Salt Lake City—January 24, 2019—A CBRE analysis of recent national building sales that include flexible office space found that nearly 40 percent of these transactions achieved values greater than the average for office buildings in their market.
The CBRE study also found that another 52 percent of those deals were sold at values roughly equivalent to their respective market average. The analysis included 31 transactions within the past five years of buildings with at least 10 percent of their square footage dedicated to flexible space.
“Our analysis found that in some cases the presence of flexible-space tenants – and the building improvements they initiate – may benefit overall property values, causing some lower-classified buildings with flexible space to perform as if they were Class A assets,” said Julie Whelan, Americas head of occupier research, CBRE. “By investing in build-outs and progressive real estate structures, such as partnerships with flexible space providers, landlords can differentiate their properties and, under the right circumstances, boost their value beyond that of their peers.”
CBRE’s analysis included comparing sales of buildings with flexible space to sales of similar, same-market buildings without flexible space.
The CBRE study found that most buildings with modest portions of their square footage dedicated to flexible space registered no detrimental impact to their cap rates—a measure of a building’s value relative to its cash flow. In transactions of office properties with flexible space comprising less than 40 percent of the building, 67 percent produced capitalization rates on par with non-flex peer transactions.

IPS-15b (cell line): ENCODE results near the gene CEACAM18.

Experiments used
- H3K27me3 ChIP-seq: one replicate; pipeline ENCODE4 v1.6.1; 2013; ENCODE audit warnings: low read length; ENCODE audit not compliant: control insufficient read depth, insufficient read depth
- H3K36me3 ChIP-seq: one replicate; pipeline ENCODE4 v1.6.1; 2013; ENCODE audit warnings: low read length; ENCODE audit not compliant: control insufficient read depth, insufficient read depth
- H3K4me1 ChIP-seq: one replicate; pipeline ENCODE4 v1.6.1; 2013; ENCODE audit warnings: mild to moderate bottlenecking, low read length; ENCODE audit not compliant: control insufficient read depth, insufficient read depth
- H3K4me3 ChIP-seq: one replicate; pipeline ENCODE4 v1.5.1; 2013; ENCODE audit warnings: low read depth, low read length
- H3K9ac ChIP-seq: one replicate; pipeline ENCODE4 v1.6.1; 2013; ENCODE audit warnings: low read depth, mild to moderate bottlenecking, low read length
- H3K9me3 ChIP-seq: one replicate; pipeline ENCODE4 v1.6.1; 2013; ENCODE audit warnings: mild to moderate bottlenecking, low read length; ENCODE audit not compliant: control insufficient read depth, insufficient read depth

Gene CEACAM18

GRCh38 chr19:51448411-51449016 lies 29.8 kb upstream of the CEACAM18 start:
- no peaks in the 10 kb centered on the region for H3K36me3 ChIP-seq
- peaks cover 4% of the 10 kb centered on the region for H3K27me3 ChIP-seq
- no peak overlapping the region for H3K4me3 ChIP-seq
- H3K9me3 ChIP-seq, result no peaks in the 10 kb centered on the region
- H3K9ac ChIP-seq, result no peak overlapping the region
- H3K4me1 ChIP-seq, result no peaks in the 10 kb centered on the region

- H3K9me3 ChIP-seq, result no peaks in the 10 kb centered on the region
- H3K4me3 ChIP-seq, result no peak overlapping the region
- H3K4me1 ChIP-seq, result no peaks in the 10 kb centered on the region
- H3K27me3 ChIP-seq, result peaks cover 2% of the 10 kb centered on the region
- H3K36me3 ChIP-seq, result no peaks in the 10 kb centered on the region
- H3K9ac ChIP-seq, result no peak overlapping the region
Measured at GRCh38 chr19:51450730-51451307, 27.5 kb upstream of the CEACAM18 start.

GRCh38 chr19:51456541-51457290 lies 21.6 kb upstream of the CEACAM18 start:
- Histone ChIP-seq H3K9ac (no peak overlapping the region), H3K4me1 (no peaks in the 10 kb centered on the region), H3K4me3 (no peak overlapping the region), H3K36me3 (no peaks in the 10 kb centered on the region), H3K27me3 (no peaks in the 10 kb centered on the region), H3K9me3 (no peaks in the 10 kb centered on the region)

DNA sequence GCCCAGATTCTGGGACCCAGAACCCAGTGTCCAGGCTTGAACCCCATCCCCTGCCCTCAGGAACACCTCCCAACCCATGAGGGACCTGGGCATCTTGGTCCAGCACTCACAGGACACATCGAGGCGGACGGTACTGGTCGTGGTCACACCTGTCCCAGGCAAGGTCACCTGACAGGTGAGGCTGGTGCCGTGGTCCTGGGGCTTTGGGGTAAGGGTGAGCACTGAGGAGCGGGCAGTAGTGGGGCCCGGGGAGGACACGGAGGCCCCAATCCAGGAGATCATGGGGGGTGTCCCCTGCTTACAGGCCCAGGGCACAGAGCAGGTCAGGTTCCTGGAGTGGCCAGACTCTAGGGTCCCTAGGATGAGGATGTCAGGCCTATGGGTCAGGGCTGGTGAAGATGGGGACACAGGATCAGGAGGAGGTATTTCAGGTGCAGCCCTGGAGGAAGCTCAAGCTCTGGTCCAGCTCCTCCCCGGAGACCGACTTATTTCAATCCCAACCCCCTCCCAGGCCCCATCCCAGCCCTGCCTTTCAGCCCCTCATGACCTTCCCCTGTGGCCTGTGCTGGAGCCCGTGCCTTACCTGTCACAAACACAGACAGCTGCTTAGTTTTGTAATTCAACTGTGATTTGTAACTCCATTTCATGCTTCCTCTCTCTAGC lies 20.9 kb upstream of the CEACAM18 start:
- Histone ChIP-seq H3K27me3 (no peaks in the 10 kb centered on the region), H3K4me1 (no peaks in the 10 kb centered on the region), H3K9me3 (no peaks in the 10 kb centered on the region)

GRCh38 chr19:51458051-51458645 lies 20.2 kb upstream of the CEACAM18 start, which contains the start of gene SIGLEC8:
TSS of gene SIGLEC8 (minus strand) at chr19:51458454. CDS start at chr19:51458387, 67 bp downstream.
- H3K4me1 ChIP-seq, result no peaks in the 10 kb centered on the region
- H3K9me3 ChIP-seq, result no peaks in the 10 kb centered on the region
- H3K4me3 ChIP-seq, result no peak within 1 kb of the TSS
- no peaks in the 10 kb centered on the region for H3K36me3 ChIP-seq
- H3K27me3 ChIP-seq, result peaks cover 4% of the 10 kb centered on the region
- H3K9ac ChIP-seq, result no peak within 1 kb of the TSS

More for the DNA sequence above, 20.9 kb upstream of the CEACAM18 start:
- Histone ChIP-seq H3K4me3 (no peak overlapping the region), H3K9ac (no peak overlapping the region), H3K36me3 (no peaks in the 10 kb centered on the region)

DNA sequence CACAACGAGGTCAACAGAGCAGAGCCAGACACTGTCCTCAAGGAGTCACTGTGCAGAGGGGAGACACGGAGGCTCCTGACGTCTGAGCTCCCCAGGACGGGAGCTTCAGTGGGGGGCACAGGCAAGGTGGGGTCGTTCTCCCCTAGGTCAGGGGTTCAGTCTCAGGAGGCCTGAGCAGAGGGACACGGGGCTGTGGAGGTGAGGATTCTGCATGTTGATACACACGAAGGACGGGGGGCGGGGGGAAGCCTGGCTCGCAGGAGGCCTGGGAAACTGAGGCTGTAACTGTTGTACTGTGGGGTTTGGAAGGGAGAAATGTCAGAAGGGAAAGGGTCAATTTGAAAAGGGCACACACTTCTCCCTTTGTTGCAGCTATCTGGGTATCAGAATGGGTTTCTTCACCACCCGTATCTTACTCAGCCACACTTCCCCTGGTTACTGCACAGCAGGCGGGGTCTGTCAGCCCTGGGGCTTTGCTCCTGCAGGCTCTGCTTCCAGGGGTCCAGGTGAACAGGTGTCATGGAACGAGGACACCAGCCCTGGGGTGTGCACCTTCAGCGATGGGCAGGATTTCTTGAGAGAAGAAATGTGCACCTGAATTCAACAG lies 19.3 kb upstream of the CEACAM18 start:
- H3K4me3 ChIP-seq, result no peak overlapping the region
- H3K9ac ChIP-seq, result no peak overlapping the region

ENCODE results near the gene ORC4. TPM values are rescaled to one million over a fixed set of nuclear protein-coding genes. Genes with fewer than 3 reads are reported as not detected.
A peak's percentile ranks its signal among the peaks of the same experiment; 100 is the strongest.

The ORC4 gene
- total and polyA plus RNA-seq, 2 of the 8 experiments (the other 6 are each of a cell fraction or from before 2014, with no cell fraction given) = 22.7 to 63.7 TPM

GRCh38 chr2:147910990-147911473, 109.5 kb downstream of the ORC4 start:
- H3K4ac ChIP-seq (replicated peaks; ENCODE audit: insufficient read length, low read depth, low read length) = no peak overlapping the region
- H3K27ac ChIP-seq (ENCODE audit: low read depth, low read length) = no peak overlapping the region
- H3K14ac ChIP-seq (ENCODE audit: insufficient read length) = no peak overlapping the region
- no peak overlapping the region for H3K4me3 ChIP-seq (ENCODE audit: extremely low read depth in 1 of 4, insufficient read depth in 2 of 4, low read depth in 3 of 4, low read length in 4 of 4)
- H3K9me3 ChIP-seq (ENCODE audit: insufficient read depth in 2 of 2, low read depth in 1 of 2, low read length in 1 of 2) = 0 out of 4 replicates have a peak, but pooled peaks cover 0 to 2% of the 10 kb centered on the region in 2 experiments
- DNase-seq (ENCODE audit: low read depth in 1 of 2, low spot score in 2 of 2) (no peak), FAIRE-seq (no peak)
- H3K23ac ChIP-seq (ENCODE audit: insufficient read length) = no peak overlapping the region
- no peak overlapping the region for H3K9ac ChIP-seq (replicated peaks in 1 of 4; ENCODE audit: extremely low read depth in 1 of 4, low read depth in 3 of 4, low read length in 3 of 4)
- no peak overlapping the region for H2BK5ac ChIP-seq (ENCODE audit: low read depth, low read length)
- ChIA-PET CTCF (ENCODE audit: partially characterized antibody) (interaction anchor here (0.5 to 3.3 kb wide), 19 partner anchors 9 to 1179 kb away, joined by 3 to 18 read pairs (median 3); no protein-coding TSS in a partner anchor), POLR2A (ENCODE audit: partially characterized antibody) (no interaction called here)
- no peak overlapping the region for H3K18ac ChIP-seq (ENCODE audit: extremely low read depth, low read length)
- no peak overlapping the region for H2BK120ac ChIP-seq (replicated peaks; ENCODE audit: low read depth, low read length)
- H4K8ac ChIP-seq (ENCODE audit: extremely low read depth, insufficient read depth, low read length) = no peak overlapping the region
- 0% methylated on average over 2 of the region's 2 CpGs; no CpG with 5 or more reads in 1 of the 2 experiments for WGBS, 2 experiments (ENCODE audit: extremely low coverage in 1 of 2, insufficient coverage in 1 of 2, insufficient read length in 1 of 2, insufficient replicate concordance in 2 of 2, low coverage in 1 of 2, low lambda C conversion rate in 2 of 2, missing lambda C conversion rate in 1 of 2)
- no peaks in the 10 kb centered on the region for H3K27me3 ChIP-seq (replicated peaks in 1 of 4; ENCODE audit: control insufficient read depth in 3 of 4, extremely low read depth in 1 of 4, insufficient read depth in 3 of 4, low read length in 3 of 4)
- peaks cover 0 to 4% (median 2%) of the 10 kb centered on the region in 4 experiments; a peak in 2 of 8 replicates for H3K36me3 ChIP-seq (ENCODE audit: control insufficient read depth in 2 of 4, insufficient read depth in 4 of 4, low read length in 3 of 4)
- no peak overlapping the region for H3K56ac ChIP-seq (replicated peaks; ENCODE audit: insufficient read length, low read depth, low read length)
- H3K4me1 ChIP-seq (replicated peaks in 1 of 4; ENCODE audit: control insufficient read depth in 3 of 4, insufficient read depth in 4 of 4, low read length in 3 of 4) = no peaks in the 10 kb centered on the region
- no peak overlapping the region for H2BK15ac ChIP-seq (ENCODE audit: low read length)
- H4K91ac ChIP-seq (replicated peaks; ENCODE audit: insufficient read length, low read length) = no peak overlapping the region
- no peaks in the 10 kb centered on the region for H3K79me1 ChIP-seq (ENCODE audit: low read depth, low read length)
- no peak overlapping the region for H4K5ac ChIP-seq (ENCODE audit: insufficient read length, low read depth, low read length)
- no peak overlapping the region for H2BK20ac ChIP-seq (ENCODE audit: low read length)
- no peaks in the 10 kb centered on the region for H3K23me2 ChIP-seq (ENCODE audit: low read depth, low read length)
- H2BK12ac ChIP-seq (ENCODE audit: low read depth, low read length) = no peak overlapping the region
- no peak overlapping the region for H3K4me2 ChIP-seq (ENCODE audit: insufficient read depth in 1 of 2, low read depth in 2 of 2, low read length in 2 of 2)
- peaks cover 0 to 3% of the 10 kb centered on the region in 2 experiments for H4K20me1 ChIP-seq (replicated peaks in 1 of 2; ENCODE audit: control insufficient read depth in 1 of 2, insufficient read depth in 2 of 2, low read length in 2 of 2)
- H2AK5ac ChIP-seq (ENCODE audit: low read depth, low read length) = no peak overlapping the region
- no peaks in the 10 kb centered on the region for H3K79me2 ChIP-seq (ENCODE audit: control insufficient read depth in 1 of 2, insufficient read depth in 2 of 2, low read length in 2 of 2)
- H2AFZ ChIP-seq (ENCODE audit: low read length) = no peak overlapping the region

Conversely, in transactions where flexible space comprised more than 40 percent of the building, 64 percent produced cap rates less favorable than in peer transactions. The divergence is likely due to the perceived risk associated with higher concentrations of flex space, as well as the fact that buildings with high flexible space concentrations are much more likely to be Class B buildings.
While the CBRE analysis reveals several interesting patterns, the sample set is limited to a small pool of building with flex space that have been sold. As flexible workspaces become more widespread and more buildings with this space are sold, a clearer valuation picture will emerge.
“Despite our expectation that the flexible space segment will continue to mature and expand in the coming years, real estate fundamentals will remain the most important consideration for investment, regardless of the presence of flexible space,” Ms. Whelan said.
About CBRE Group, Inc.
CBRE Group, Inc. (NYSE:CBRE), a Fortune 500 and S&P 500 company headquartered in Los Angeles, is the world’s largest commercial real estate services and investment firm (based on 2017 revenue). The company has more than 80,000 employees (excluding affiliates), and serves real estate investors and occupiers through approximately 450 offices (excluding affiliates) worldwide. CBRE offers a broad range of integrated services, including facilities, transaction and project management; property management; investment management; appraisal and valuation; property leasing; strategic consulting; property sales; mortgage services and development services. Please visit our website at www.cbre.com.